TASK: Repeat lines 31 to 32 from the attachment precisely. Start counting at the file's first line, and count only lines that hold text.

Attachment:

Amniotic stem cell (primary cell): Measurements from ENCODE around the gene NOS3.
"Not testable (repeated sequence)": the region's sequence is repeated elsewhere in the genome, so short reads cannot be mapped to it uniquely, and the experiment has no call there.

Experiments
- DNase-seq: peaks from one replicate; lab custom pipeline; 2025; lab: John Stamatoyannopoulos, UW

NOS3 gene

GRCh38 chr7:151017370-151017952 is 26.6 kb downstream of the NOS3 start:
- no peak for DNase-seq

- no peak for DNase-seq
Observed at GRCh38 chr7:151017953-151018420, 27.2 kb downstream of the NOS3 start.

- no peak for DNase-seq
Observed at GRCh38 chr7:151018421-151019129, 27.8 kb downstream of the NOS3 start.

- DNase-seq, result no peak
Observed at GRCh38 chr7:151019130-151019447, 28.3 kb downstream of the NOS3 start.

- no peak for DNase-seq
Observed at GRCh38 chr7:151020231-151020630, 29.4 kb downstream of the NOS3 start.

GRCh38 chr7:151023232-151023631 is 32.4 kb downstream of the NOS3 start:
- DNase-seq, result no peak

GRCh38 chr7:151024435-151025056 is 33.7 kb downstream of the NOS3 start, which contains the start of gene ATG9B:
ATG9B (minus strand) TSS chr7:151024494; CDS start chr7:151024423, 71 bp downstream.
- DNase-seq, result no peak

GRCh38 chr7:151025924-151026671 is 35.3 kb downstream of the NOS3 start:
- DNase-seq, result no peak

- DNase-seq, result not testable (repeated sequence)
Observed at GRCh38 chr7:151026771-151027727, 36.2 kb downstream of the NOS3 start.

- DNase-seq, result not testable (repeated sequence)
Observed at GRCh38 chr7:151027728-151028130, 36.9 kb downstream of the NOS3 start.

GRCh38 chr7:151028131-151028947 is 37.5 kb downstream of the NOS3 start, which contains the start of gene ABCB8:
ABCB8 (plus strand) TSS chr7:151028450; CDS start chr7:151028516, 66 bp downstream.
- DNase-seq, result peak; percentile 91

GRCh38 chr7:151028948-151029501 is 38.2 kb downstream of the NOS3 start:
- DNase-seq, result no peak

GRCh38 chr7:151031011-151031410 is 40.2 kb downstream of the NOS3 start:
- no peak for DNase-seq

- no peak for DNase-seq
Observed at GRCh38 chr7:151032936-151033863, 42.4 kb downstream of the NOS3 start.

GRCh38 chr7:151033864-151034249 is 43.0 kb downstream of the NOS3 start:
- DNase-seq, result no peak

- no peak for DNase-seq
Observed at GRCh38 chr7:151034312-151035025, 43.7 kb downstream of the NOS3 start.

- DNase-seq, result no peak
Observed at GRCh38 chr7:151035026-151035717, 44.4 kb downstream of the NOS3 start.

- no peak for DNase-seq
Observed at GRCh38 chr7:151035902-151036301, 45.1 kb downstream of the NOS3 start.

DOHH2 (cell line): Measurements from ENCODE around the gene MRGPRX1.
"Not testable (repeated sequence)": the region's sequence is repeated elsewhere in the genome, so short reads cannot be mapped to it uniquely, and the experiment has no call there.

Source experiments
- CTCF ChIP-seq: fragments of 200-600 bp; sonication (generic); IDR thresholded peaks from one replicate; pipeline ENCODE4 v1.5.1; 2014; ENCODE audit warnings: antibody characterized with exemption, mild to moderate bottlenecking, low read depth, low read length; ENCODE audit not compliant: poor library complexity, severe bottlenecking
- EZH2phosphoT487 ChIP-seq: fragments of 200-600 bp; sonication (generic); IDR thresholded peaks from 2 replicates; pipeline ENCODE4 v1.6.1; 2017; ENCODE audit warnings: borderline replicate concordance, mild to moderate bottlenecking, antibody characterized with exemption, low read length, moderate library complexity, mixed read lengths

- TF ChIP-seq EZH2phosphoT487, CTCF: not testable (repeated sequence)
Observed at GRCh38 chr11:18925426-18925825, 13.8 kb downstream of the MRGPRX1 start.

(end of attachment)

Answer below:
- DNase-seq, result no peak

GRCh38 chr7:151031011-151031410 is 40.2 kb downstream of the NOS3 start: